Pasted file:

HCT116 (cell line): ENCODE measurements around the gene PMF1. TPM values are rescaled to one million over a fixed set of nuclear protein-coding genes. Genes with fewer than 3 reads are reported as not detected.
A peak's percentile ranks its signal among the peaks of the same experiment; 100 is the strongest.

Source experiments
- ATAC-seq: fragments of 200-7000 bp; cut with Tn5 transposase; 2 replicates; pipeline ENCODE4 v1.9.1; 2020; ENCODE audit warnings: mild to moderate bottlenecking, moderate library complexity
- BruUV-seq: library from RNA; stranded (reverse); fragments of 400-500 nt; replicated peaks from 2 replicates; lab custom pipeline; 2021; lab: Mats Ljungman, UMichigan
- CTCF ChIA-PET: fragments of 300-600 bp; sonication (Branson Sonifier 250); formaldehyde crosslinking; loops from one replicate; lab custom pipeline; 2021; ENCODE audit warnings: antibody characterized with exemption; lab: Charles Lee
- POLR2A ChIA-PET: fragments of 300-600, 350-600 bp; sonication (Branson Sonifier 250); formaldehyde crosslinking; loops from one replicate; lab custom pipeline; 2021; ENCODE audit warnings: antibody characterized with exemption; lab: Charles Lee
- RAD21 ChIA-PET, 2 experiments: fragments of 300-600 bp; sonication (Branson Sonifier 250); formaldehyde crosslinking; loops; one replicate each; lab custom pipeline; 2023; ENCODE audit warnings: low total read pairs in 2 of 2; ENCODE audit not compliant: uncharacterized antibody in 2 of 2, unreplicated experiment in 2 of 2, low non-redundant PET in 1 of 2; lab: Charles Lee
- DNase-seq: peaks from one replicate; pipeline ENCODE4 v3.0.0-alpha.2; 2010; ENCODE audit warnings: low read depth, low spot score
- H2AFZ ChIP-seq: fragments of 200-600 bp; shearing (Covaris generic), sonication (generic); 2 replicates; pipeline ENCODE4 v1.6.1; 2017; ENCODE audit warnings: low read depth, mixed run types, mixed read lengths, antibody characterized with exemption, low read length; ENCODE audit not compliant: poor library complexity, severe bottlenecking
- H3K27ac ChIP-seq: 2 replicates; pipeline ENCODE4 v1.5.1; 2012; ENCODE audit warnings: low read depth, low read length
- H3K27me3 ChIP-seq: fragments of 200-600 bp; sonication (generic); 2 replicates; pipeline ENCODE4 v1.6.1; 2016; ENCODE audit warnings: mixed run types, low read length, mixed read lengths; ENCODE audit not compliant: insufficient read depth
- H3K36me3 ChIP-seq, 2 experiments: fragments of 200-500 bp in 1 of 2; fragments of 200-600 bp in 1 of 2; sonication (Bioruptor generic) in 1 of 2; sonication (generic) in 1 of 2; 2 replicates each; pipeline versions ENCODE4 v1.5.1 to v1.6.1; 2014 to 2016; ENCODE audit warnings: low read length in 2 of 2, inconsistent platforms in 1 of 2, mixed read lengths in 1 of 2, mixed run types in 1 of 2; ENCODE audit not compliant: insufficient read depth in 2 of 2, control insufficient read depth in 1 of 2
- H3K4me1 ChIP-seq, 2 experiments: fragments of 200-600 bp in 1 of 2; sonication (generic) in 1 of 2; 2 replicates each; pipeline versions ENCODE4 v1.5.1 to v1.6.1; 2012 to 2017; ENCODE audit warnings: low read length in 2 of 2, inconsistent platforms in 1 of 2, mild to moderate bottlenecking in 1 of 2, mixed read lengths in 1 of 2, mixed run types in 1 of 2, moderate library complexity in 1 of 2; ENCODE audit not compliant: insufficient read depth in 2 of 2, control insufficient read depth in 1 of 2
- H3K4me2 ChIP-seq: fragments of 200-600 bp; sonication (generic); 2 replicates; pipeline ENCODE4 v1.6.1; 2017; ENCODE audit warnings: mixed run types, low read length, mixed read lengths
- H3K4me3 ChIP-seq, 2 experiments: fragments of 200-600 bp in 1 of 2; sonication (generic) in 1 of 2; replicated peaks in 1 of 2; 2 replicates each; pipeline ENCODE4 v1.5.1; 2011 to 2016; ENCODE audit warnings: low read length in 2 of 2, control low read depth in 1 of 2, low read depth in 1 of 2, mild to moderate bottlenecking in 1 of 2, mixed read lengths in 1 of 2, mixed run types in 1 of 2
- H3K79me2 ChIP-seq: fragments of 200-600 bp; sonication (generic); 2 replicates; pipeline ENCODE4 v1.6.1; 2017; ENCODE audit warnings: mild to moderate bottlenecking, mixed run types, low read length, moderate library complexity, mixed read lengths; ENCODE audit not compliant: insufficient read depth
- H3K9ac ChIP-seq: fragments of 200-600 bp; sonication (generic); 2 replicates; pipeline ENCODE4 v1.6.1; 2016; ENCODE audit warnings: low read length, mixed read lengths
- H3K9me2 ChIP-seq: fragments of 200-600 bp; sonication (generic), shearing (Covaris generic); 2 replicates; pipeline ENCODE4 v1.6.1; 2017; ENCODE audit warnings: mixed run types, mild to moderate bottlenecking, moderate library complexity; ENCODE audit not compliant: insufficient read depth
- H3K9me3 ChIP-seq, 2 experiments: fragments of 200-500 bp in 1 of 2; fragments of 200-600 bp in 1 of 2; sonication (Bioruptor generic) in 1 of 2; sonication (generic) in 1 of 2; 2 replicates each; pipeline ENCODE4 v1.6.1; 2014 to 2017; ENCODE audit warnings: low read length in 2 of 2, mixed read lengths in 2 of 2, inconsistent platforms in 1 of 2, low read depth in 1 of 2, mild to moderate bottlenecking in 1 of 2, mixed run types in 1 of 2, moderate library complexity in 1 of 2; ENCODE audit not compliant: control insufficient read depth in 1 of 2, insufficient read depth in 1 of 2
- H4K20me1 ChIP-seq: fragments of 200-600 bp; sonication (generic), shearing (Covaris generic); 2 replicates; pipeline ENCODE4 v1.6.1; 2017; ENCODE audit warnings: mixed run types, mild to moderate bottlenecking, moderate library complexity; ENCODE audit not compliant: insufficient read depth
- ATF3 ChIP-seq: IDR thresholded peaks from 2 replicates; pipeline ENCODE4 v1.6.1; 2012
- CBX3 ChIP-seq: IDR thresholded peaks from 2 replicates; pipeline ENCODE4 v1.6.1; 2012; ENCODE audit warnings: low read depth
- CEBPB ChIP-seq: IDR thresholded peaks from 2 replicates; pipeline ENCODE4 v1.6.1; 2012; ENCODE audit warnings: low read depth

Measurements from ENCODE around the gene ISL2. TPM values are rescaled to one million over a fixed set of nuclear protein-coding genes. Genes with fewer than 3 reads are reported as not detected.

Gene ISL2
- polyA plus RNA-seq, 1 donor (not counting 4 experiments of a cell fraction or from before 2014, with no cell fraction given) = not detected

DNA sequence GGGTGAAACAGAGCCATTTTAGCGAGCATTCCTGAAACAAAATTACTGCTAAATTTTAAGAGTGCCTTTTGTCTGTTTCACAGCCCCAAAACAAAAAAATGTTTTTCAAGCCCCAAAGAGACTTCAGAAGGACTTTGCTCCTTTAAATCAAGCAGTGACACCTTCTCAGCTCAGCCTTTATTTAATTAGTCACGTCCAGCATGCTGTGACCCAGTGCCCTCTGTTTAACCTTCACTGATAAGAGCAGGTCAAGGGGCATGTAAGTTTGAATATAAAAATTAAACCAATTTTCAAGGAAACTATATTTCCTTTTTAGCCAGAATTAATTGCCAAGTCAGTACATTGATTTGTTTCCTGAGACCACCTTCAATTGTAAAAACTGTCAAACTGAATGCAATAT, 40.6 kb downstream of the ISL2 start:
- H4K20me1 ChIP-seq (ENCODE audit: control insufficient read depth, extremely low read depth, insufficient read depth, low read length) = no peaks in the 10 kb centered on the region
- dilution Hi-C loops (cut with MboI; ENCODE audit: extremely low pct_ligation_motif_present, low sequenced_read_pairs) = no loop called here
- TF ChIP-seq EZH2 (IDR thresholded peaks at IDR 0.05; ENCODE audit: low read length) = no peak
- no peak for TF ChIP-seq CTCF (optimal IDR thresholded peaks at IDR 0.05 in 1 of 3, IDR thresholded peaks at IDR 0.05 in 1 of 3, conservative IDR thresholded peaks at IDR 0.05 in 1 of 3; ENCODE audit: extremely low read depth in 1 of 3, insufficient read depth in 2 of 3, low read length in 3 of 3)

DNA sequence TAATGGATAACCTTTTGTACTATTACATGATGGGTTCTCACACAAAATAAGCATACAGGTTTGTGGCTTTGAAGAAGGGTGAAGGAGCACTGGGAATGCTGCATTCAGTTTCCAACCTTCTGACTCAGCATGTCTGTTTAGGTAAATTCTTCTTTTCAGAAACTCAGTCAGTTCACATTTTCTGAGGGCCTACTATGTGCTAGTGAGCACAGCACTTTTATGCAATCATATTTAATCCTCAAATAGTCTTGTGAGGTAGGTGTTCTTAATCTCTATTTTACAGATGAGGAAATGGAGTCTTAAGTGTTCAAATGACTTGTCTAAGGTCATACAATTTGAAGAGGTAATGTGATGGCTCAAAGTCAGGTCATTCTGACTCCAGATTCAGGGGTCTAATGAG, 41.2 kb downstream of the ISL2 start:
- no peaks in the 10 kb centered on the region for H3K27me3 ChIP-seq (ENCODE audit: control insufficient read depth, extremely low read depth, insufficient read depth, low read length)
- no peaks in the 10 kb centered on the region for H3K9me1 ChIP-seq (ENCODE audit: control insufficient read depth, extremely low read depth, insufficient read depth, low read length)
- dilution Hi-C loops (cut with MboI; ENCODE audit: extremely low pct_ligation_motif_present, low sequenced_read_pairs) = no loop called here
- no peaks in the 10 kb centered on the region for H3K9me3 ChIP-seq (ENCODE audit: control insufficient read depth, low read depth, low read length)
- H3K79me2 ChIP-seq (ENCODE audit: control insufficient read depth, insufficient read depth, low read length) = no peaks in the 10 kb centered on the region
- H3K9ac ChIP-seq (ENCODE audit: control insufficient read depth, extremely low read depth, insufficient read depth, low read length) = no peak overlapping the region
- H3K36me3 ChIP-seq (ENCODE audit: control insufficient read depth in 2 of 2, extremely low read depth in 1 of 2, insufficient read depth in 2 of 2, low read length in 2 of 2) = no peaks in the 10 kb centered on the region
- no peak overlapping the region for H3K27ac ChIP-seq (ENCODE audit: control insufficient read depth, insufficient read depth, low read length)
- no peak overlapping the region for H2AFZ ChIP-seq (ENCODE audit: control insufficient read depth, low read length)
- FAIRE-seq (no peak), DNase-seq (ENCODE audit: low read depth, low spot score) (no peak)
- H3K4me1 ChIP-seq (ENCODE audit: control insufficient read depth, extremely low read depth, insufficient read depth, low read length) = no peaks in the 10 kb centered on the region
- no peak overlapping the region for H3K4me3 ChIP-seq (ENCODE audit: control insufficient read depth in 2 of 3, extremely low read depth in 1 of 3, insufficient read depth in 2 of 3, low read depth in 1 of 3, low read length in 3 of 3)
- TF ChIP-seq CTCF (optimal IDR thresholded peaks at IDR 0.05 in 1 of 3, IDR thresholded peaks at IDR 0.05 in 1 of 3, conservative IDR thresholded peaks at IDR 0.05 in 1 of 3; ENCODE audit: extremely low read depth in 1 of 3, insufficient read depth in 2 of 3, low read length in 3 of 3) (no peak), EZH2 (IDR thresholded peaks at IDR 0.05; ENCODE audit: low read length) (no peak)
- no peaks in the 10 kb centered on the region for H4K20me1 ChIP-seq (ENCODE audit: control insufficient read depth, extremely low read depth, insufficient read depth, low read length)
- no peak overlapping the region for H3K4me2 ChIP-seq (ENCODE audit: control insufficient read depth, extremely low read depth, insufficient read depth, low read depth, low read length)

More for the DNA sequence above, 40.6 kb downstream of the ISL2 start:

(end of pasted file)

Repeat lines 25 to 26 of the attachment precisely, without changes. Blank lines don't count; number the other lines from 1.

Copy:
Measurements from ENCODE around the gene ISL2. TPM values are rescaled to one million over a fixed set of nuclear protein-coding genes. Genes with fewer than 3 reads are reported as not detected.

Gene ISL2